The ViRobTM technology is a revolutionary autonomous micro-robot designed to operate within natural and artificial lumens, which can be controlled remotely or from within the body. It’s miniature dimensions allowing it to navigate in different spaces within the human body, including blood vessels, the digestive tract and the respiratory system. Its unique structure gives it the ability to move in tight spaces and execute turns as well as the ability to remain within the human body for prolonged time.
The ViRobTM technology is a revolutionary autonomous micro-robot designed to be controlled remotely or from within the body.
ViRobTM’s First Application: Self-Cleaning Shunt for Hydrocephalus Patients
Self-Cleaning Shunt (SCSTM)
Effectiveness of SCSTM to prevent shunt blockage
Hydrocephalus, also known as “water in the brain,” is a medical condition, presented mostly in babies, in which there is an abnormal accumulation of cerebrospinal fluid (CSF) in the ventricles of the brain. The same condition, known as normal pressure hydrocephalus (NPH), presented mostly in the elderly population, causes thinking and reasoning problems, difficulty walking, etc.
- Hydrocephalus occurs in about 1 in every 500 births in the U.S. alone (1,2)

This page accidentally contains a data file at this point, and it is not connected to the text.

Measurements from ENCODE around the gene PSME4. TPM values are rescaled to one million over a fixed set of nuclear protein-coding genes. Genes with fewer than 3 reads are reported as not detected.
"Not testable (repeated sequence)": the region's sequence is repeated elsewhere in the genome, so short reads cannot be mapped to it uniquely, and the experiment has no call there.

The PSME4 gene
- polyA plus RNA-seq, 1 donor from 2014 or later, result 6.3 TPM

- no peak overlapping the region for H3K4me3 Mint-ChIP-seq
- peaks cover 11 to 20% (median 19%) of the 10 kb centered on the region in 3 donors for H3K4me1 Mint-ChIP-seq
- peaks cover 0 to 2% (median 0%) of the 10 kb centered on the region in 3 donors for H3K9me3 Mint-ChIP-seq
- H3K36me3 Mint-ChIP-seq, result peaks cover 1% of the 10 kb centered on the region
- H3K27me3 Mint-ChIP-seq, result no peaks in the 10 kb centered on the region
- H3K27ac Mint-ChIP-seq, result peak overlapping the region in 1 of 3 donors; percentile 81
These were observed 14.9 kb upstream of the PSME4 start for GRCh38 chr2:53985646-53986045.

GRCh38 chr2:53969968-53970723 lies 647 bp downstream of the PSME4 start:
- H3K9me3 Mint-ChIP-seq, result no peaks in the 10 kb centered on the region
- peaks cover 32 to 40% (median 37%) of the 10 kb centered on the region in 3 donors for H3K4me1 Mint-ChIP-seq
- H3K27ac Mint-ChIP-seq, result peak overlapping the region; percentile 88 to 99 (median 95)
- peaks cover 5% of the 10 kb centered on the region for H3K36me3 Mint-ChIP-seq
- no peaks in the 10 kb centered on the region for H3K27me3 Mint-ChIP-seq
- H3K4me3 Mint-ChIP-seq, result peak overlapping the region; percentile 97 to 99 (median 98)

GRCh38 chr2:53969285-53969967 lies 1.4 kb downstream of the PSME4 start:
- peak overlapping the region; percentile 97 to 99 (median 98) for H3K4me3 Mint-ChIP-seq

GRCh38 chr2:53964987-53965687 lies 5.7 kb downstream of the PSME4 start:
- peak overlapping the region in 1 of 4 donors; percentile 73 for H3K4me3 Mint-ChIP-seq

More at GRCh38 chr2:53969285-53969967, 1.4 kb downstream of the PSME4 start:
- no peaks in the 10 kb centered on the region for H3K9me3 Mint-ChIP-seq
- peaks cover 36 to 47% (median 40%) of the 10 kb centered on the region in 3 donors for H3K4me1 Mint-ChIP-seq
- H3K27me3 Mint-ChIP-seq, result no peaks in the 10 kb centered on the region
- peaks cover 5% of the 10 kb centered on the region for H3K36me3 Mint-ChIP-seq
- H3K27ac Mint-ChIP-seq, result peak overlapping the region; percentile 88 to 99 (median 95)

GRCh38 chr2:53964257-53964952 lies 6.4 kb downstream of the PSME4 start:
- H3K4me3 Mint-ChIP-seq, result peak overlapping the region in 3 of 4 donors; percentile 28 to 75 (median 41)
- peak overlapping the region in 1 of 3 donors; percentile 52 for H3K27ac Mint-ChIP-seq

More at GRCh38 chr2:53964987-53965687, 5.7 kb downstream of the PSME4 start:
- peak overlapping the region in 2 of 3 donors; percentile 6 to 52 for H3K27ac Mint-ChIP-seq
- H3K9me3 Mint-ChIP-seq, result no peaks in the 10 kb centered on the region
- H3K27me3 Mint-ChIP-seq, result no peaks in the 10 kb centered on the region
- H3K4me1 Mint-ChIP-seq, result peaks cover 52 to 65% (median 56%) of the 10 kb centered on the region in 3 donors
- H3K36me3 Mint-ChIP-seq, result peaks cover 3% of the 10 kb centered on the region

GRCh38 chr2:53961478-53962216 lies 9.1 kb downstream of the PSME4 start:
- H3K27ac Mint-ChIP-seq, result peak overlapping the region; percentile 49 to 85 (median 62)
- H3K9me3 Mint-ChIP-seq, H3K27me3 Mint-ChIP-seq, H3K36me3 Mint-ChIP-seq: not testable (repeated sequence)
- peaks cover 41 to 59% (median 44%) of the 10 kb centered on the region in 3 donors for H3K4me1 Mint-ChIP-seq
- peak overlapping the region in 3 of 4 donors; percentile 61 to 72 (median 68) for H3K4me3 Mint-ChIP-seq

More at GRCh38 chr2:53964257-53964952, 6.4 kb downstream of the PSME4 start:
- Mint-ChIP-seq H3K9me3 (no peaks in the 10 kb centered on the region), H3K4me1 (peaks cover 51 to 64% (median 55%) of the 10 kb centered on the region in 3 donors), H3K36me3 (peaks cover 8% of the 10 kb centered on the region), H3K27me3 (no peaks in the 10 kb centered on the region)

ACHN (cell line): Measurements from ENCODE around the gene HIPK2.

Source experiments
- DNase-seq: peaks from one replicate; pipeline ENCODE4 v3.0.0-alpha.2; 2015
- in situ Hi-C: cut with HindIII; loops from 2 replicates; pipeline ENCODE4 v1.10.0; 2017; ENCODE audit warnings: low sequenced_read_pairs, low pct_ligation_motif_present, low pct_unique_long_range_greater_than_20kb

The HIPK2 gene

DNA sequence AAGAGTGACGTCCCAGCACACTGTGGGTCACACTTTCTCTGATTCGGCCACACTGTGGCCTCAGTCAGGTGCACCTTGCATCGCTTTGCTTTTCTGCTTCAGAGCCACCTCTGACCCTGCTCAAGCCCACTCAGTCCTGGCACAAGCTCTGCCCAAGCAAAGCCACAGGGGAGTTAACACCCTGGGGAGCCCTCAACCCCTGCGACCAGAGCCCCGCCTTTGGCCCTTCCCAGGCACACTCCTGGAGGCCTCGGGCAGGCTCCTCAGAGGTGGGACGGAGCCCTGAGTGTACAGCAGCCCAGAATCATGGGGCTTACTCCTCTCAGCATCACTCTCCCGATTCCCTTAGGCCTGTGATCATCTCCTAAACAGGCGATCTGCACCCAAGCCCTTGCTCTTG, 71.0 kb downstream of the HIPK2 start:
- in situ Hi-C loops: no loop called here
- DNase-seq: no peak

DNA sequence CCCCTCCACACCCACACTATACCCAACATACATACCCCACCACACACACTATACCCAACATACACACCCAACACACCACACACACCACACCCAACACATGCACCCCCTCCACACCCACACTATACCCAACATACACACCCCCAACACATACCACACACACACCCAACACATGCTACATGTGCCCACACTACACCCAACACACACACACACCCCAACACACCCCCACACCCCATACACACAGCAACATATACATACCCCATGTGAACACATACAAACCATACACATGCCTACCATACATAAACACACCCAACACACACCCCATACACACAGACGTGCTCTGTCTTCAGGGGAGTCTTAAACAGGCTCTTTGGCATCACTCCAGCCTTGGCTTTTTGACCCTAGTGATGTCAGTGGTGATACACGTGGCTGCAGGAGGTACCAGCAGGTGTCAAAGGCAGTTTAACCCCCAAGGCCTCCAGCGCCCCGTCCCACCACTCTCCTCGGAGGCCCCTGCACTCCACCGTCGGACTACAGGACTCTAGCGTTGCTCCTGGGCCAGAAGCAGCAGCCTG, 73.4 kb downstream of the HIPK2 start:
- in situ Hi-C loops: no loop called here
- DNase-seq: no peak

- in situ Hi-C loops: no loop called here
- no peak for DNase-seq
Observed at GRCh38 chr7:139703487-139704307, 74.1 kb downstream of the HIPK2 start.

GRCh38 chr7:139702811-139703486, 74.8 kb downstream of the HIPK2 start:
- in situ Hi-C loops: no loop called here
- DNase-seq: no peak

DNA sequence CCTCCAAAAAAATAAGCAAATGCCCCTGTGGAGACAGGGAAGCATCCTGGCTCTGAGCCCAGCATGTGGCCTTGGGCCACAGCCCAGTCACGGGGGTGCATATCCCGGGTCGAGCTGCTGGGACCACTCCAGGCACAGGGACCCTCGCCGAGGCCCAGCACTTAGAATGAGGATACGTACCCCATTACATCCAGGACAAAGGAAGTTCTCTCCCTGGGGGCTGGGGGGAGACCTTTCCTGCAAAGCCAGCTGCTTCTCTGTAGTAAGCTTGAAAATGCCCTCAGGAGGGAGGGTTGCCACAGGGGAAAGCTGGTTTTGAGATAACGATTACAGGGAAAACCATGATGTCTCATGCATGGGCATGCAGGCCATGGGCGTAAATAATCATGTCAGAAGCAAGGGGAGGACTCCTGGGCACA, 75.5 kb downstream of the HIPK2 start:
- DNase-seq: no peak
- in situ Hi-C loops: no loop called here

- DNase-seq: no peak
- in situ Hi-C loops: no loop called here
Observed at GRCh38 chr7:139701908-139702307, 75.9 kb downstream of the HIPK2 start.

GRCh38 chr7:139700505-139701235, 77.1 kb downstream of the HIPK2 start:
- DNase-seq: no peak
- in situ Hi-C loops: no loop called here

- Over 1,000,000 people in the United States currently live with hydrocephalus (1)
- It is estimated that more than 700,000 Americans have NPH, but less than 20% receive an appropriate diagnosis (1)
- The problem is often misdiagnosed as Dementia, Alzheimer’s, or Parkinson’s (2)
- NPH can cause dementia, difficulty in walking and, urinary incontinence (2)
- Approximately 50% of shunts in the pediatric population fail within two years of placement and repeated operations are often required (3)
- Ventricular catheter blockage is by far the most frequent events (4)
The Microbot SCS™ device is a robotic system designed as the ventricular catheter portion of a CSF shunt system. Microbot’s ventricular catheter can connect to existing valves currently on the market and maintain CSF flow through the ventricular catheter. It is expected that the SCS™ device will replace all ventricular catheters, while drastically reducing, and potentially eliminating, shunt occlusions.
Laboratory Testing of Self-Cleaning Shunt
- UK Shunt Testing Lab, Cambridge University, UK:
Goal: Test hydrodynamic resistance of the Company’s SCS™.
Results: Confirms that SCS™ device maintains hydrodynamic performance of the adjustable hydrocephalus valves.
- Wayne State University:
Goal: Test and finalize the design of the Company’s SCS, using Dr. Carolyn Harris’ bioreactor system that mimics the human brain tissue three dimensionally.
Results: Supports the SCS’s potential as a viable technology for preventing occlusion in shunts used to treat hydrocephalus.
- Washington University:
Goal: Develop the protocol for and to execute the necessary animal study to determine the effectiveness of the company’s SCS prototype.
Result: Met the primary goal to determine the safety of the company’s SCS™ device.